Going Out of Business Sale

Trip Report 2003 Australia: 17 Days In The Opal Trade

Jun 08 2003Off To LAX

June 8 Our flight left Billings as planned.  We enjoyed an uneventful flight to Denver, a layover, and another uneventful flight to LAX.  Here we waited through a 4-hour layover before boarding the plane (11:15 P.M.) headed for Sydney.  .  Off we go…1:30  A.M (slight delay on the runway).  We slept most of the way until the Captain came over the intercom and announced we had to divert around ash from a Pacific volcano, leaving us short of fuel…and so we would be landing in Fiji for fuel.  We were not allowed to get off the plane but viewed a lovely sunrise and palm trees on the beach while we waited.  Lost June 9 to the international dateline.

Jun 10 2003Sydney To Orange NSW

June 10:  We had reserved a small Apollo motor-home (complete with shower and toilet…what a treat) to call “home” and took off out of Sydney and headed through the Blue Mountains.  Once again, we seemed to have hit a national holiday (Queen’s birthday) and had quite a bit of traffic to deal with, along with road construction through the mountains.  The mountains were more like foothills to people from the Rockies of Montana.  The landscape was green and lush, although we understand that this year is the worst drought that this area has experienced in a hundred years.  After some driving time, and narrow curving roads, exhaustion was setting in.  We stopped to make a pot of coffee, and couldn’t get the propane stove in the vehicle to work.  We started up the engine (6 cylinder Mercedes turbo diesel with just enough power to reach 110KPH) and kept going until we reached a rest stop between Bathurst and Orange.  We worked on the propane stove (operator problem, not mechanical…RTFM), fixed supper of spaghetti/coffee/orange-mango juice/ and ½ a candy bar.  With the cool temps today, and tired jet lagged bodies, sleep came early (7:00 P.M.) and easily.

Jun 11 2003Orange to Lightning Ridge…Black Opal Capital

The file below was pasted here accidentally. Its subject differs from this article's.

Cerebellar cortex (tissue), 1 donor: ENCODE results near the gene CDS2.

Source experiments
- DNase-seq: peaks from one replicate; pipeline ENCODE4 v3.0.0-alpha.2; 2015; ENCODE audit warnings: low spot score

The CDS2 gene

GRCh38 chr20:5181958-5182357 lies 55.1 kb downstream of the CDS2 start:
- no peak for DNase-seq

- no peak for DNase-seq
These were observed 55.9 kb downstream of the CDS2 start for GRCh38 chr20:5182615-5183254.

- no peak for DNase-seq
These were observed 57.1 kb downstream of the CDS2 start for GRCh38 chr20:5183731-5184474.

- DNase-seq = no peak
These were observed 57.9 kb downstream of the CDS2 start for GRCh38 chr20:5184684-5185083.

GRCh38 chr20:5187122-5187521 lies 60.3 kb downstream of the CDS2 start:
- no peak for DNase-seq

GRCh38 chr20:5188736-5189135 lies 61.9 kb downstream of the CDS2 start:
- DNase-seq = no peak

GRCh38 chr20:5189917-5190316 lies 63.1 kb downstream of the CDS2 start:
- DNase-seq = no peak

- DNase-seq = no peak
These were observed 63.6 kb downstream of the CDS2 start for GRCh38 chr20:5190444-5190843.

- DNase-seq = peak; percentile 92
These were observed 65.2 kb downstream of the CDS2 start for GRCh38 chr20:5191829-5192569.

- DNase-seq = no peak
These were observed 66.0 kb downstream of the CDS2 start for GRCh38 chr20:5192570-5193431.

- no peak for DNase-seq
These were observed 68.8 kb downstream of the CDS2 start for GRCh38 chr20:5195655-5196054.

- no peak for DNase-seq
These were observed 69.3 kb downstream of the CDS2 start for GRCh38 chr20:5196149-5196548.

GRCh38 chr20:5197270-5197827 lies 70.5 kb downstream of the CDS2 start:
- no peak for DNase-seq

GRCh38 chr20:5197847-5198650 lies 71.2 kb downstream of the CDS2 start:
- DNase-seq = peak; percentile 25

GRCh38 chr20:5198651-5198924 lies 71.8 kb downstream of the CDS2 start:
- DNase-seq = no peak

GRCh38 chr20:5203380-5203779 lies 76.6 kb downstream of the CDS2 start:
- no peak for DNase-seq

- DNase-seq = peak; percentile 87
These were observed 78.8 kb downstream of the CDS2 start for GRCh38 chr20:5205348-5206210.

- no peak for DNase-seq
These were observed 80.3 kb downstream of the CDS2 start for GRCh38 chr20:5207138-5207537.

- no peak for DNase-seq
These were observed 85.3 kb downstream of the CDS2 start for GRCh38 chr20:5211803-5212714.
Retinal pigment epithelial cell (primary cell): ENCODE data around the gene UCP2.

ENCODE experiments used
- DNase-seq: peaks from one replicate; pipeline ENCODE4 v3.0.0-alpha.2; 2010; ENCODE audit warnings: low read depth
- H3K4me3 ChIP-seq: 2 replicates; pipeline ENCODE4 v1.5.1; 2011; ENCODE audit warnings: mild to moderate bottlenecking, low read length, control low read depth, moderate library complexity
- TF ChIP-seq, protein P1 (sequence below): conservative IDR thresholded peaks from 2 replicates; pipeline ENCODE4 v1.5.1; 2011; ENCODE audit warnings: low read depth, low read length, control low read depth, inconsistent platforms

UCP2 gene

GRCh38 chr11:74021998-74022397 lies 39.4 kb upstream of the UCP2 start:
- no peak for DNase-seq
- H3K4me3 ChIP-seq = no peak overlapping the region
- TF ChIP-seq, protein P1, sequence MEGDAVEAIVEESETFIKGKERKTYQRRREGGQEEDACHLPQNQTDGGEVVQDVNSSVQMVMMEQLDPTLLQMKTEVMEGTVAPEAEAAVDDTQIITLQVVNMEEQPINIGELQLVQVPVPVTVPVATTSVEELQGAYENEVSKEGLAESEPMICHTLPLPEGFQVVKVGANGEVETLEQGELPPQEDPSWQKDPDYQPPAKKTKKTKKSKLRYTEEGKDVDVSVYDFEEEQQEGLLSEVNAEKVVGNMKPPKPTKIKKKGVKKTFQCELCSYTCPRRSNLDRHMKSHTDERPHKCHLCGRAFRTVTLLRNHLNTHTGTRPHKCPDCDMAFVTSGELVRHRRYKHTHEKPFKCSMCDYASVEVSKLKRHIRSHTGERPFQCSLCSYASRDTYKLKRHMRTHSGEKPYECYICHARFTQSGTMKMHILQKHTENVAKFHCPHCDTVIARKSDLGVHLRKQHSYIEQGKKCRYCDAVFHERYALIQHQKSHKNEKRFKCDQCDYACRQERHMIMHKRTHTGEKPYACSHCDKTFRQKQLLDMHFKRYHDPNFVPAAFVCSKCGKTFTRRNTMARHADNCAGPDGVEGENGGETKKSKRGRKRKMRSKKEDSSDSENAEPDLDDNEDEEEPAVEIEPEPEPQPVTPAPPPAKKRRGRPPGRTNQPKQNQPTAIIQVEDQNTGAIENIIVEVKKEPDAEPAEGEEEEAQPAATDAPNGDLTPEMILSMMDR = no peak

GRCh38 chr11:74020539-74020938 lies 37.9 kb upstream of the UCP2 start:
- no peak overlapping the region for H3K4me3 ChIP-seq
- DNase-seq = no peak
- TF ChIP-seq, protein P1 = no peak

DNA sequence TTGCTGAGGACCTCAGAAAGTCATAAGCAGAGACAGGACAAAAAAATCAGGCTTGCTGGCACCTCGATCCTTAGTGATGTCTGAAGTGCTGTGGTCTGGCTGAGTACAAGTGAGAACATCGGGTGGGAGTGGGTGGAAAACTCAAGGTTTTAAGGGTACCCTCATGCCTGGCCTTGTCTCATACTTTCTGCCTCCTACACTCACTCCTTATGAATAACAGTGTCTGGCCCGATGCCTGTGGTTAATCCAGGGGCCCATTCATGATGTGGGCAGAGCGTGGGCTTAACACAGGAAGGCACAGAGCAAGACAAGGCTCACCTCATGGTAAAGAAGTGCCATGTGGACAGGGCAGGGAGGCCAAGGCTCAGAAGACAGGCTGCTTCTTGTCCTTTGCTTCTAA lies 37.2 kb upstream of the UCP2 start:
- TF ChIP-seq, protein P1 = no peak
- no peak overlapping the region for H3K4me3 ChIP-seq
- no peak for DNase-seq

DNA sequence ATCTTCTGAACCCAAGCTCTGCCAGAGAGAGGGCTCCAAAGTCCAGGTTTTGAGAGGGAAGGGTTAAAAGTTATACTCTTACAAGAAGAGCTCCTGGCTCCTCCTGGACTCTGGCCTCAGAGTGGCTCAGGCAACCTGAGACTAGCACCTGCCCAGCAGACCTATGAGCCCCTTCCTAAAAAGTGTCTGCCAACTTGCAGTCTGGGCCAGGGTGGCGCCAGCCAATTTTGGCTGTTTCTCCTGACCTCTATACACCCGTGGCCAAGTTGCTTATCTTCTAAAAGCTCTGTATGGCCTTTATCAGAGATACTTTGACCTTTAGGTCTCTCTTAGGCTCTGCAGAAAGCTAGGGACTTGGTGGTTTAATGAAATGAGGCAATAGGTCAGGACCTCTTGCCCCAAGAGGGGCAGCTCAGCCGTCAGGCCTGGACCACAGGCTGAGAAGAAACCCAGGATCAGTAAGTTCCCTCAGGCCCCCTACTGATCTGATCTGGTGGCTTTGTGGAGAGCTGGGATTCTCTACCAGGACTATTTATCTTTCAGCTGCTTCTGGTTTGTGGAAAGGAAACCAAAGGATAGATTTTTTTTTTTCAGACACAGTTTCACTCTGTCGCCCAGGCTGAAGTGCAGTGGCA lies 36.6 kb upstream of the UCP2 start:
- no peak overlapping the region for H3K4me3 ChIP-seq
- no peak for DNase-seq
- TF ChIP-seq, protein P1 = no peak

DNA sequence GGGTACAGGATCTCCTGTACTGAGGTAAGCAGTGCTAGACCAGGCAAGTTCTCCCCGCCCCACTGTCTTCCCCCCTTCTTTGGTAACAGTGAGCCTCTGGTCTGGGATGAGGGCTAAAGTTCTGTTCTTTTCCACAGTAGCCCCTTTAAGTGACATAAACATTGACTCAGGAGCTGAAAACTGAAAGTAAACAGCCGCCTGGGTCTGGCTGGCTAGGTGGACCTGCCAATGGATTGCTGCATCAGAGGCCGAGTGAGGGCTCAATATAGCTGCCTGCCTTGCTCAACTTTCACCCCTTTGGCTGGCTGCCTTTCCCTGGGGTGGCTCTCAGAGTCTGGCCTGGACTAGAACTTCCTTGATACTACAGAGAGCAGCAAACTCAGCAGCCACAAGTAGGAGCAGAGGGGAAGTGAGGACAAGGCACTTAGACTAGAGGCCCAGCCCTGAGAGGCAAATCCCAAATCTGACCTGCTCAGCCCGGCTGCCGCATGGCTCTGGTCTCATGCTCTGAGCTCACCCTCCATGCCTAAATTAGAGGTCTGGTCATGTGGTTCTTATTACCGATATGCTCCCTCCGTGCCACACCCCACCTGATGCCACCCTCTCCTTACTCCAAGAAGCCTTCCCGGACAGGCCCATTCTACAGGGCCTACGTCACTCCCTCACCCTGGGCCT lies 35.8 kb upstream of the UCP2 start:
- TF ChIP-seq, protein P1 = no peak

June 11: Woke to a foggy morning, showered in the camper, had a cereal and fruit breakfast, and hit the road by 9:00 A.M. Our goal today will be to get to Lightning Ridge (home of the Black Opal). As we traveled, we began seeing the local flora and fauna; cattle, sheep, goats, a red parrot, black and white small gull-like birds, vineyards, gum trees and road signs depicting our 911 help is 000 here. Fueled up in Orange and bought our first Ginger Beer Soda (Steve’s personal favorite Aussie soft drink). Just outside of town, we stopped at the local fruit stand and visited with the very Italian merchants. As we traveled today, we stopped at rest stops (the toilet-less ones), snapped landscape pictures, and began seeing the barkless gum trees. In Wellington, we stopped at the West-Pac Bank and got some opal buying cash, and some supplies. We also visited a small Aboriginal Cultural Artwork Center run by the Aboriginals. I bought Steve his Father’s Day gift, as he selected an original painting done by the locals. By 2:00 P.M. we began seeing the galahs! The galahs are one of my favorite birds (one of the cockatoo family, gray and bright coral in color), though to the locals they are pests… loud and noisy at sunrise and sunset-as they roost, and very plentiful. The references to people who are “bushel short of a full load” are called a galah also. Stopped at Gilgunda and had an ice cream bar while we fueled. It is looking more like the outback; salt brush, gums, and red dirt. About ½ of the way to Walgett, we saw a small corral full of dogs…and wondered if they were ready to round up the sheep. Some of the sheep are shorn at this time of the year, and some are not. By 4:45 P.M. we sighted our first kangaroo road kill…time to be careful on the road. Lovely sunset in our view, and had to stop and take pictures. Driving is precarious on this road of fair condition. The signs along the road indicate that this is a floodway and the signs are posted with measured marks so travelers can see just how deep the water is over the road…. up to 2 meters in places. The actual floodway is north of Lightning Ridge and flows south through this area. Almost to our destination, we saw live kangaroos in the brush. Once in town, we found our prebooked location at the Crocodile Caravan Park, and had a hot meal at the Bowling Club (of course, Calamari) with the owner of the Caravan Park, and listened to many great stories!